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The GoodTeenage Mutant Ninja Turtles: The HyperStone Heist marked the first time that the popular cartoon/comic book heroes hashed out their good versus evil battle on the Genesis.
I suspect that this was because Konami had the video game rights to do all Teenage Mutant Ninja Turtles video games and initially, they did not make games for Sega. Nintendo had certain policies in place that... "strongly discouraged" (if you will) a software company, like Konami, from making games for both Nintendo and Sega systems.
Thankfully, this policy changed and by the mid 1990s it was pretty common place for a video game to be released for both Nintendo and Sega systems. Finally, Genesis owners could show off their own hack 'n slash turtle power. Right? Well, Yes and No.
The turtles first Genesis (or Mega Drive) adventure offers nice 16-bit animation, graphics, music and sound effects. The hack 'n slash game play mechanics are easy to pick up and their is no doubt that its certainly fun taking out familiar looking minions and nefarious bosses.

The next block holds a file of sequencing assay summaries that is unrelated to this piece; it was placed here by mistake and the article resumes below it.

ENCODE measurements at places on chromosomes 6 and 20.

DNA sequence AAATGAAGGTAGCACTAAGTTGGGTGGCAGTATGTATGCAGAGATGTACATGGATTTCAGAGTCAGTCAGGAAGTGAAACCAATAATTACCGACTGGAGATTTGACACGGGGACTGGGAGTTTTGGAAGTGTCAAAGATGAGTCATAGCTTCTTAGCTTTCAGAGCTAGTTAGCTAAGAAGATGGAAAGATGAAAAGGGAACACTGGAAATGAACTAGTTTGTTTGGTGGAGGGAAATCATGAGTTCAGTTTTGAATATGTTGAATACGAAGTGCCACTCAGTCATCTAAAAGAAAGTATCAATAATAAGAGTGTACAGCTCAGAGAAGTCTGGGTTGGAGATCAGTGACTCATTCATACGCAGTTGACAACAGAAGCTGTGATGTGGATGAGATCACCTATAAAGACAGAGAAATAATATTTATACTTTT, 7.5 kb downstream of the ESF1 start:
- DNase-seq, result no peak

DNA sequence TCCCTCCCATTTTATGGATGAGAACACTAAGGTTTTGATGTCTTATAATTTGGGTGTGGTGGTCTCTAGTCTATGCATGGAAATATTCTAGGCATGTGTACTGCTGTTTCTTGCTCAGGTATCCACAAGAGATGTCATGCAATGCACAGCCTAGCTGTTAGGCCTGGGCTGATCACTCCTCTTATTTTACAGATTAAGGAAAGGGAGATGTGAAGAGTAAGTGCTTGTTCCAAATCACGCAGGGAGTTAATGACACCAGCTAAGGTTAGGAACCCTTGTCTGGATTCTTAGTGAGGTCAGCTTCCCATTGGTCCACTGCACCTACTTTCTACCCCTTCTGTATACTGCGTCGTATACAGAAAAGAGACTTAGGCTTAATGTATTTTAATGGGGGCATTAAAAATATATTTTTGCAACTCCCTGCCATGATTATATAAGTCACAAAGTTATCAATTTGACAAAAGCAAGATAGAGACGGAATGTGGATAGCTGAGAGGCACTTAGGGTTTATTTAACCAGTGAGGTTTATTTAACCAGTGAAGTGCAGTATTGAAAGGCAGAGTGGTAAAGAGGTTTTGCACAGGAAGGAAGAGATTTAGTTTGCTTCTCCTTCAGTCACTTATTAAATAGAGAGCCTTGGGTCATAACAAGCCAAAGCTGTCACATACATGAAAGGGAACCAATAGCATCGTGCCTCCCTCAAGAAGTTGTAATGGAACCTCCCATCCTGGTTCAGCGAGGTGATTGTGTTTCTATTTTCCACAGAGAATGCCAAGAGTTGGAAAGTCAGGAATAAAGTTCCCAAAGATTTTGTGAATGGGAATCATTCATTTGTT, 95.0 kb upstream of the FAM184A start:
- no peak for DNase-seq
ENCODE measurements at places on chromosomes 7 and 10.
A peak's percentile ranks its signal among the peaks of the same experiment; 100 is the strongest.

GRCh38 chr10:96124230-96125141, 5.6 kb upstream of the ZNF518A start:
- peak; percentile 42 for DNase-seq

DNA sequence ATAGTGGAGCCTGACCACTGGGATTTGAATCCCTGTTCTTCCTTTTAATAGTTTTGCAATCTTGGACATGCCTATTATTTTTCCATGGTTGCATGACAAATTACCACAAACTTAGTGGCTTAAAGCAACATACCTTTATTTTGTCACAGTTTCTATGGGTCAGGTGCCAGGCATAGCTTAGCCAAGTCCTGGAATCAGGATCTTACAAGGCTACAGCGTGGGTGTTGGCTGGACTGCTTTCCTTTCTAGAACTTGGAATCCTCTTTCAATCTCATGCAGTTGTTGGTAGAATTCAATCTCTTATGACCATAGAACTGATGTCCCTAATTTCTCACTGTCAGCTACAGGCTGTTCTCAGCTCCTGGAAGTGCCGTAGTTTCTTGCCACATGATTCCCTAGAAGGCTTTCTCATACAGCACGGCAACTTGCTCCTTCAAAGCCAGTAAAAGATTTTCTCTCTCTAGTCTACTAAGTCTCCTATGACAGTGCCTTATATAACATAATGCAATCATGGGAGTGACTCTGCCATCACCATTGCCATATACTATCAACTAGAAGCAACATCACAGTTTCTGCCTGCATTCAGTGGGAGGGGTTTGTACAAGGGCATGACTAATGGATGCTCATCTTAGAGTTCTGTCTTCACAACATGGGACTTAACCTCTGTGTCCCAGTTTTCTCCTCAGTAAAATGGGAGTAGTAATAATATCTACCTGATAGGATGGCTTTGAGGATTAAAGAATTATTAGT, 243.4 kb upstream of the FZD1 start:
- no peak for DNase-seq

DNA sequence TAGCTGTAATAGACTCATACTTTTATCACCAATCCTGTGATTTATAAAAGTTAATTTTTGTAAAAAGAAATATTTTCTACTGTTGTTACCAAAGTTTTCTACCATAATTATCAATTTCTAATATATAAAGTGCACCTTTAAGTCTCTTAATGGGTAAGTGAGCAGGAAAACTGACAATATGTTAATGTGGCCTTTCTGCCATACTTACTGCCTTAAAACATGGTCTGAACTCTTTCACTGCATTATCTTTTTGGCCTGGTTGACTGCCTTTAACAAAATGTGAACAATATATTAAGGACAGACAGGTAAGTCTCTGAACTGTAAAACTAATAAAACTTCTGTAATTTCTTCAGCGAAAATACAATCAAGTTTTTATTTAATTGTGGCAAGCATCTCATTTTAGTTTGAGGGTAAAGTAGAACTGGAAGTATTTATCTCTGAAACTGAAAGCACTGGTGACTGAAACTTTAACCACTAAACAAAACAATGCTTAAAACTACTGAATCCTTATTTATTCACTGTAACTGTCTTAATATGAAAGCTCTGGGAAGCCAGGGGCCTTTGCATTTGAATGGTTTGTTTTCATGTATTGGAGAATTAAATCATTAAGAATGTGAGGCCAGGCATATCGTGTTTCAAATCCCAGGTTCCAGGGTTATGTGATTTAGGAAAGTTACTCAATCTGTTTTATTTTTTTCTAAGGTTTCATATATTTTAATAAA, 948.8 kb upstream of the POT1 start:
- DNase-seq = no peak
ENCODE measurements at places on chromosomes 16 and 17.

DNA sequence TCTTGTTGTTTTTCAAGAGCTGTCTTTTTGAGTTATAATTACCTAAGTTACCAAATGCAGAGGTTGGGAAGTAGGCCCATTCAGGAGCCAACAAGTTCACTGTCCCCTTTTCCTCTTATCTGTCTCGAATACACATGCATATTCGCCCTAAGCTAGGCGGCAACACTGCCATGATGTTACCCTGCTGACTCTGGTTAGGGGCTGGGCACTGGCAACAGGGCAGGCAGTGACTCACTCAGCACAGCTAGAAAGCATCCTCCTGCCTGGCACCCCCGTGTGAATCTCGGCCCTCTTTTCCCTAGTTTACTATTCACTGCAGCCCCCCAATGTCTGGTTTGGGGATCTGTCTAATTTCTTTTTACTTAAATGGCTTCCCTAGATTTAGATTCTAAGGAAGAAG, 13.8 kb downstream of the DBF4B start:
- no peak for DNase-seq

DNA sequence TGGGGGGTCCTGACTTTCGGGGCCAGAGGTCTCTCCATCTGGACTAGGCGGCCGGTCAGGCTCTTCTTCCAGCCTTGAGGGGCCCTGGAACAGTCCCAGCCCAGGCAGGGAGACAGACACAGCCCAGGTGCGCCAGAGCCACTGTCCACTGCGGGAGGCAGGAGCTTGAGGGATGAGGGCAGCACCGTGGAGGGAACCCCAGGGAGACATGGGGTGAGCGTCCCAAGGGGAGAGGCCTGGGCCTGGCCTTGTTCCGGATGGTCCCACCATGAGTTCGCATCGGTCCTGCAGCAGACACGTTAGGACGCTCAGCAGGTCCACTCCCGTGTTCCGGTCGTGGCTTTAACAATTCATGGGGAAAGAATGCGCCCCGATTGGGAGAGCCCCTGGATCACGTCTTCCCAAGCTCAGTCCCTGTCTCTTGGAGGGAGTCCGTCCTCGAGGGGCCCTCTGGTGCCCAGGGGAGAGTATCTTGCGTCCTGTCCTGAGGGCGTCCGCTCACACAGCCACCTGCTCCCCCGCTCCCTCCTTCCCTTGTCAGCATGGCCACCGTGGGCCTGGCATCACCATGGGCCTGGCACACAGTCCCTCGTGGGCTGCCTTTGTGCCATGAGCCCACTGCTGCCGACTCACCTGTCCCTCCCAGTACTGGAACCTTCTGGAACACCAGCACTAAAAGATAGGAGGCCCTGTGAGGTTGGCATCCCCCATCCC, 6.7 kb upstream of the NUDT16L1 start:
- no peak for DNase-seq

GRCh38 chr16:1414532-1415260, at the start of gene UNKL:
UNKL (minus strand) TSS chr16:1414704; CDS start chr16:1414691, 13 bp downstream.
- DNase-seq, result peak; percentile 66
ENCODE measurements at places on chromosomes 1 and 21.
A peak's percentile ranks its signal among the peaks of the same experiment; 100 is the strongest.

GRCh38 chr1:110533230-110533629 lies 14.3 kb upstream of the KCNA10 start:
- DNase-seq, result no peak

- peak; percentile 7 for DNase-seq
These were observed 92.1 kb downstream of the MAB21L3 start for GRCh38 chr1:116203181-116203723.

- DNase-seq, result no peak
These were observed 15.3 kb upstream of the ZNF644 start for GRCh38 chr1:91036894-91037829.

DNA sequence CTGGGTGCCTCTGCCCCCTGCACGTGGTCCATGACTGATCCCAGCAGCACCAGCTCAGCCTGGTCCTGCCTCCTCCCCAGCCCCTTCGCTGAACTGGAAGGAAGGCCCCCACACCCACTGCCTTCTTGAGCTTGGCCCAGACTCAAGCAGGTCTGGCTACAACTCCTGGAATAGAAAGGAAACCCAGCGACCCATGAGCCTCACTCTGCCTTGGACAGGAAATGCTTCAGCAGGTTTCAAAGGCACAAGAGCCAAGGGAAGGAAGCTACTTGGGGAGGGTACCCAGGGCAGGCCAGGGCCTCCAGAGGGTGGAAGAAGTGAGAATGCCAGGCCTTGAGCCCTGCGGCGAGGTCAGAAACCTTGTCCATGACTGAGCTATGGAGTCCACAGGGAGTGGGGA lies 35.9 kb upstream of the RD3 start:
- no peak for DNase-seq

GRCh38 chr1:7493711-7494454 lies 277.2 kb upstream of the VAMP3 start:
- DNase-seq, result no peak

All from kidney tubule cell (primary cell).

The BadTeenage Mutant Ninja Turtles: The HyperStone Heist liberally borrows the animation and levels from other Teenage Mutant Ninja Turtle games.
Why not simply port the 1989 arcade game to the Sega Genesis or the SNES Turtles In Time? While the animation and graphics are well above average for the Genesis (walking on water aside),I could not help but feel like I was playing recycled and slightly washed out pieces of other TMNT games.
Heck, they could have simply adapted the two NES TMNT games into one cool Sega Genesis game.
At five levels, Hyperstone is also noticeably shorter, at five then TMNT games for the NES Nintendo and Super Nintendo.
The selection of bosses is also a tad bit strange; i.e. a boss from the live action TMNT films (don't get me started on how bad those films were) and a human (as opposed to mutated) Baxter Stockman.